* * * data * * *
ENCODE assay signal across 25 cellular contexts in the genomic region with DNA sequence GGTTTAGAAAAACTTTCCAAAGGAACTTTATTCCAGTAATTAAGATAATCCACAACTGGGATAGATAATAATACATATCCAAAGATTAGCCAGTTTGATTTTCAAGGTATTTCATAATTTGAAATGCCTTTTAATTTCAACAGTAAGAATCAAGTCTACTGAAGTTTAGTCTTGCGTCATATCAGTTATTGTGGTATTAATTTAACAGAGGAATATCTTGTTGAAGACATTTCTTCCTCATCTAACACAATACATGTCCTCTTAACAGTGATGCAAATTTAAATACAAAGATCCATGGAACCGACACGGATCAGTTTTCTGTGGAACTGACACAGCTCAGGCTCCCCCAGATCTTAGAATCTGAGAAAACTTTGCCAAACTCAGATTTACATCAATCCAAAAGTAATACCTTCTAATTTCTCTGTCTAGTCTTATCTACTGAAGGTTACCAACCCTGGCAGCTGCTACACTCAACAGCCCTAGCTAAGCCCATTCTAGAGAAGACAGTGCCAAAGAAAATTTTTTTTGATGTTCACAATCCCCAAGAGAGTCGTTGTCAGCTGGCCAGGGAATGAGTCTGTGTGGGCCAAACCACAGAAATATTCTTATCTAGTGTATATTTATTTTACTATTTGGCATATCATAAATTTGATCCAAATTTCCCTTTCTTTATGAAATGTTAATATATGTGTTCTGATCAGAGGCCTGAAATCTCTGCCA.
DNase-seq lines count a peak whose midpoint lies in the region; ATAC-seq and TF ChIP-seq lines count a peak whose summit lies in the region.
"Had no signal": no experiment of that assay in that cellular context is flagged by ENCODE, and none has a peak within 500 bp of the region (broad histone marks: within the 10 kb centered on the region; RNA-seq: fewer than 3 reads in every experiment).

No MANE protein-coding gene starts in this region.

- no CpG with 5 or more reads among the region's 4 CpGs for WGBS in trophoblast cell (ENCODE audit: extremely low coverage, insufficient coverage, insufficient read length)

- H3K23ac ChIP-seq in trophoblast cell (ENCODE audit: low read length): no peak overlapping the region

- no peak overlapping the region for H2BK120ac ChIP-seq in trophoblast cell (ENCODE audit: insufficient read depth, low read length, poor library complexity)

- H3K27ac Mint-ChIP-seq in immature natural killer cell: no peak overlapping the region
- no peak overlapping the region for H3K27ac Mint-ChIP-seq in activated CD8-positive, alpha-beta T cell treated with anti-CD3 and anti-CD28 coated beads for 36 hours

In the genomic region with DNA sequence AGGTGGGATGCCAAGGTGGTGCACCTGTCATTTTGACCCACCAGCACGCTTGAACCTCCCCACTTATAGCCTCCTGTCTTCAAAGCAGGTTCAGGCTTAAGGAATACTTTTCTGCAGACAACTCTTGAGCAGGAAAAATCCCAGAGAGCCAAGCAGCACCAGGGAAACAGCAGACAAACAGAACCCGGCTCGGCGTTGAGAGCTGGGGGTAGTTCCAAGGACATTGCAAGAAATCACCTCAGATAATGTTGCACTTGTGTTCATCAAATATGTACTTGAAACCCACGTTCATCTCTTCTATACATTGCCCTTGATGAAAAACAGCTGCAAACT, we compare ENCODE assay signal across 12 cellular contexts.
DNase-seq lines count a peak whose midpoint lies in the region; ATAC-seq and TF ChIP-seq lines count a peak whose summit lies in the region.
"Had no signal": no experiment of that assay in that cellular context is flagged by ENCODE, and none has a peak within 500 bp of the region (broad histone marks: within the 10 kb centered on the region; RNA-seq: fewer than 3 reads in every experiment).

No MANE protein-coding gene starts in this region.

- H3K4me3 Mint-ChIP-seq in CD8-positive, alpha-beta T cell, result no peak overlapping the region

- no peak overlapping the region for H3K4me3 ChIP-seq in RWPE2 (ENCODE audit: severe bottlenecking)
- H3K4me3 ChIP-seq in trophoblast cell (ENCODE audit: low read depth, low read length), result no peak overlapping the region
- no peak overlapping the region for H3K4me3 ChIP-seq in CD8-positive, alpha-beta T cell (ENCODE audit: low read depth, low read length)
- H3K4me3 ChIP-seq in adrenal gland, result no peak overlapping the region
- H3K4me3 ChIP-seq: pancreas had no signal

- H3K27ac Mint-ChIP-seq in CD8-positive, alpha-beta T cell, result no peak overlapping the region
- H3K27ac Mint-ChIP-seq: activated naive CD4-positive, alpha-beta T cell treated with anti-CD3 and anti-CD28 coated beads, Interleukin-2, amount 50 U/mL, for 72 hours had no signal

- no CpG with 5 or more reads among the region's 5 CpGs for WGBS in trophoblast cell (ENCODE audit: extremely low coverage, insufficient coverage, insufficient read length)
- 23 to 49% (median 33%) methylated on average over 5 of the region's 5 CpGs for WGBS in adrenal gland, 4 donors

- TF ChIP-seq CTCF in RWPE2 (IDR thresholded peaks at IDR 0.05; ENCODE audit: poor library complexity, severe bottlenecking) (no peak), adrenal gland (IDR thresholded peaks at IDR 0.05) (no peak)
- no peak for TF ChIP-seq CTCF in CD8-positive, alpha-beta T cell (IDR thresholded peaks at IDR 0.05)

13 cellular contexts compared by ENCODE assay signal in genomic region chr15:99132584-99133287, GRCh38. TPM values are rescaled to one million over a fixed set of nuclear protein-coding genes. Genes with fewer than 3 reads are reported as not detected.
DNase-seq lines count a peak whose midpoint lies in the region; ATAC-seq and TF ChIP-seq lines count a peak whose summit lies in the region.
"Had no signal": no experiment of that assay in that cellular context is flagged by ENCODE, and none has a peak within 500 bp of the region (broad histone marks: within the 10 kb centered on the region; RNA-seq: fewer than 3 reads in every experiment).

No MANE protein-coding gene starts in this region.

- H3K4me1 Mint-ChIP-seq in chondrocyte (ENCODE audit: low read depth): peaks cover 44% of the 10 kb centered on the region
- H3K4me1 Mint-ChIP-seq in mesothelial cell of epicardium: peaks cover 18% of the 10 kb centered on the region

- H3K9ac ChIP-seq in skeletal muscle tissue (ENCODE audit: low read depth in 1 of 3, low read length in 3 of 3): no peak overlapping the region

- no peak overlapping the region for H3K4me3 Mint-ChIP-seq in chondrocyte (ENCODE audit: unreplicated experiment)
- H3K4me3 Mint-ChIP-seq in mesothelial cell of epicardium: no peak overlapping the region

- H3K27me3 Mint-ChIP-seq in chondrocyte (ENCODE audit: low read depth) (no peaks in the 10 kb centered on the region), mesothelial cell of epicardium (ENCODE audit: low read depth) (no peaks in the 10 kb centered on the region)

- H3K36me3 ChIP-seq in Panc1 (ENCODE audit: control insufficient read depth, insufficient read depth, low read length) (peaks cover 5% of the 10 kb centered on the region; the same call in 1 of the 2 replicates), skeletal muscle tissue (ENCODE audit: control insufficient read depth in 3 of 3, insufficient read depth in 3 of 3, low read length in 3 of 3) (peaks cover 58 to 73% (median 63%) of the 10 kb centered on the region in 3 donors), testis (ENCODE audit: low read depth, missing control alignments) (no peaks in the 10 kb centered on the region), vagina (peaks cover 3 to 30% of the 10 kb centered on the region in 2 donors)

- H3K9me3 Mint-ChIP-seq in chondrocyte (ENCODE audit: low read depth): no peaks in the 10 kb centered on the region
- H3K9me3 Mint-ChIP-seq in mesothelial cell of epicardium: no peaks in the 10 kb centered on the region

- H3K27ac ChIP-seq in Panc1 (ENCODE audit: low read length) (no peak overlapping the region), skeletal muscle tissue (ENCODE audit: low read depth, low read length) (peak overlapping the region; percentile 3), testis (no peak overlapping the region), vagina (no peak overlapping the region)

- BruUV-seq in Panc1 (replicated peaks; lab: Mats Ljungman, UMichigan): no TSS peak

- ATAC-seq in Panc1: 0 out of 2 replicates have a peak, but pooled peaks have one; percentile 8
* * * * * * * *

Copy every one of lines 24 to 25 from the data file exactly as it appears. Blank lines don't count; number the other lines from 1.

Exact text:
- TF ChIP-seq CTCF in RWPE2 (IDR thresholded peaks at IDR 0.05; ENCODE audit: poor library complexity, severe bottlenecking) (no peak), adrenal gland (IDR thresholded peaks at IDR 0.05) (no peak)
- no peak for TF ChIP-seq CTCF in CD8-positive, alpha-beta T cell (IDR thresholded peaks at IDR 0.05)